However, when you normalize it and build a robust feedback culture, the phrase “do you have a minute to talk” becomes benign. Here are a few ways to help every employee practice giving and receiving feedback:

Leadership skill #5: Strategic thinking

The last must-have leadership skill worth developing across your organization is strategic thinking.

“It’s a common misconception that strategic thinking is an activity that’s reserved for senior leaders,” says Ron Carucci, Managing Partner at Navalent and Udemy instructor. The more employees who can think strategically, according to Carucci, the more easily your company distinguishes itself in the marketplace and continues to build and secure its future.

What, exactly, constitutes strategic thinking? Research involving more than 20,000 executives identified six key leadership qualities that set strategic thinkers apart from everyone else.

  1. Anticipate: In a sea of ambiguity and an environment riddled with uncertainty, your organization needs employees who pick up the subtle signals of impending change and find opportunities to stay ahead and avoid disruption.
  2. Challenge: “Because that’s the way we’ve always done it” is a dangerous mentality that can spread like a virus throughout your organization — unless your employees are capable of challenging the status quo.
  3. Interpret: As the speed of business accelerates, your business needs a workforce that can more quickly recognize patterns and understand their implications. This is especially important for the growing number of roles that require data literacy.
  4. Decide: The buck may stop somewhere, but an organization that requires management to approve every decision can’t compete. Equip your workforce to make reasonably informed decisions, and you’ll become unstoppable instead of disrupted.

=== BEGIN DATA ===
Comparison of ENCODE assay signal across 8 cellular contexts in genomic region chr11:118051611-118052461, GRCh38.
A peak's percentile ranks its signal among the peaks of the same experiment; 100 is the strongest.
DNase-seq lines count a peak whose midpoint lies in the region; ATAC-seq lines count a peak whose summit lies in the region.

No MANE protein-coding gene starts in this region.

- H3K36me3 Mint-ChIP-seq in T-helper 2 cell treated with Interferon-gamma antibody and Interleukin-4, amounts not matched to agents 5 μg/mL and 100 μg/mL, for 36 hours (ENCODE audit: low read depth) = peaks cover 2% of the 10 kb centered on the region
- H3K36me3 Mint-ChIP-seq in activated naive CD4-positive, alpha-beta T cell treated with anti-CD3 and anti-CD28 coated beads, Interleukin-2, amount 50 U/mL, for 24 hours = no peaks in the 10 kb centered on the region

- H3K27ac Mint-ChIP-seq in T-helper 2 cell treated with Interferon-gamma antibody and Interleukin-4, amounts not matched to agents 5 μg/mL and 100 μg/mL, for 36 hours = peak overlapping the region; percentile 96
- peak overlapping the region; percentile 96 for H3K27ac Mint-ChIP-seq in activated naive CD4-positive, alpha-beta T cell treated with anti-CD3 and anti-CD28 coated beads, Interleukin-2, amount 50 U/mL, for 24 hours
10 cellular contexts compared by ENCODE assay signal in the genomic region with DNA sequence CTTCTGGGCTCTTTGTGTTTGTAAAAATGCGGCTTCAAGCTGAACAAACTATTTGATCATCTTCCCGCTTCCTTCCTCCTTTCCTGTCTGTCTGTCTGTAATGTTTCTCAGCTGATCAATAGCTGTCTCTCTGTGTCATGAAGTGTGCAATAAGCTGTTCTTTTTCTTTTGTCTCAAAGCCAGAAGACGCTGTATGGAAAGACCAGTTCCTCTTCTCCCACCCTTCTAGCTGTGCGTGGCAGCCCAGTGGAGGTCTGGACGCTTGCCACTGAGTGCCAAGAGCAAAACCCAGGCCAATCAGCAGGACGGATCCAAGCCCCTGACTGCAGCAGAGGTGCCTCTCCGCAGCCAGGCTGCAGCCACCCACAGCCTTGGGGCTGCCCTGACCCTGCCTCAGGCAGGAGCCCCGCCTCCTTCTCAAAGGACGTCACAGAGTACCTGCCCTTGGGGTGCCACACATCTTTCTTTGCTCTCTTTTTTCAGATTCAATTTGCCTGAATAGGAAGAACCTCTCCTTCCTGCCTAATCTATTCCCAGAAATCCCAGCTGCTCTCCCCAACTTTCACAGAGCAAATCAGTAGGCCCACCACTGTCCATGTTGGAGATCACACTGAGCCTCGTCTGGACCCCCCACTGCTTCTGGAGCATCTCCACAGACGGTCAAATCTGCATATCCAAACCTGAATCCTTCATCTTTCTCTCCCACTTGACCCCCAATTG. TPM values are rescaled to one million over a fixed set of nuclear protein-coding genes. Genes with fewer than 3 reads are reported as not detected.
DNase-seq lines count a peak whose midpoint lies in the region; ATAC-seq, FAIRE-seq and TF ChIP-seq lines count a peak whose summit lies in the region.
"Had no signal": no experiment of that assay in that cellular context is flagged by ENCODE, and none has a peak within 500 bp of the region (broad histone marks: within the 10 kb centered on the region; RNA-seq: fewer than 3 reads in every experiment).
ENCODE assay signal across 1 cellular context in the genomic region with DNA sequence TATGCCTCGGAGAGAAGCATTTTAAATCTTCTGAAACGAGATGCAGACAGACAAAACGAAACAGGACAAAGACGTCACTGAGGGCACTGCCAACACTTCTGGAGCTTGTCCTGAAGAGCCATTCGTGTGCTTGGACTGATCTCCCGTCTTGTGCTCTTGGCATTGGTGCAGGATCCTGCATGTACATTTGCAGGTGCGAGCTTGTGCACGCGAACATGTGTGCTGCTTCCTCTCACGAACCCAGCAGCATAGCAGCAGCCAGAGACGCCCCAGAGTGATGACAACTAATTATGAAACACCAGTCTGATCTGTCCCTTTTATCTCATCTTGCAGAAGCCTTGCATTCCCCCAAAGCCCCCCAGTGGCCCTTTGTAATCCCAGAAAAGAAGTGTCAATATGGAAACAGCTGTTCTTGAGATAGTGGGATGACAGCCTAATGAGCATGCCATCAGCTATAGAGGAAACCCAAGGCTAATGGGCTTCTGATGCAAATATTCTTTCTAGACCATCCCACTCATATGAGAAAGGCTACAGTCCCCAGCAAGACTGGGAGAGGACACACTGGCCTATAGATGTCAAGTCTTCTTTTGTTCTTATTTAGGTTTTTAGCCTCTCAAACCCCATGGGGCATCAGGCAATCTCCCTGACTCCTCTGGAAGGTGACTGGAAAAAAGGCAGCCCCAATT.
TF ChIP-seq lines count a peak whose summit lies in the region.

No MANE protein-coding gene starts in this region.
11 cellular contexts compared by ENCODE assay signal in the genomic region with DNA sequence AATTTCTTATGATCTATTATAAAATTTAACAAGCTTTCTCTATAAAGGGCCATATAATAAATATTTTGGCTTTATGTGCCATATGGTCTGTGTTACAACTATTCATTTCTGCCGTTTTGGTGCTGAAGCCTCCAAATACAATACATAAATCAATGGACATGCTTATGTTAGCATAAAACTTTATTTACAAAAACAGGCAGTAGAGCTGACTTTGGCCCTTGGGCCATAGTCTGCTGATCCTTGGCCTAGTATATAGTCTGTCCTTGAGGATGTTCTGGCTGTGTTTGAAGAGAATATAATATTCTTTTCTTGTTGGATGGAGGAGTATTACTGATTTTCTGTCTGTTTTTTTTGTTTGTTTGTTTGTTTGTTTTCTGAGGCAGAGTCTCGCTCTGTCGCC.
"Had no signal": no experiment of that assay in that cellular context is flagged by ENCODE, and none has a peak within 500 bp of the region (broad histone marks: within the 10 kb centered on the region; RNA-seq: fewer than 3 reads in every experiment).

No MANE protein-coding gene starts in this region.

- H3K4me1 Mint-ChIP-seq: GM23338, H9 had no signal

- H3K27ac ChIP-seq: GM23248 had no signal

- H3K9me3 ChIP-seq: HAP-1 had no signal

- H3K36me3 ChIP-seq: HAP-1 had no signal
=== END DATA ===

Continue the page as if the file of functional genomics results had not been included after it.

5. Align: When teammates can find common ground, anything is possible. They know what needs to be communicated and when. They know their stakeholders’ expectations and avoid misunderstandings. Put another way, they get sh*t done.
  6. Learn: A strategic thinker’s ability to anticipate the future, challenge assumptions, interpret ambiguity, independently make smart decisions, and masterfully align resources isn’t impervious to failure. Fortunately for you, their team, and your organization, they seek out the lessons gained from both success and failure.

Further challenge your assumptions about leadership development

As you can see, leadership is role agnostic. And when leadership skills and guidance are in your training programs, your organization benefits.

That said, it’s worth evaluating your entire leadership development program. The old take on leadership development is a “stepwise, architected process,” according to HR and workplace learning expert Josh Bersin. These programs can last years and require employees to spend too much time away from projects and teams.

Check out Reimagining Leadership Development for a Multi-Generational Workforce to explore the challenges of developing leaders and identify what leaders, across the multiple generations currently in the workforce, need to help your company succeed.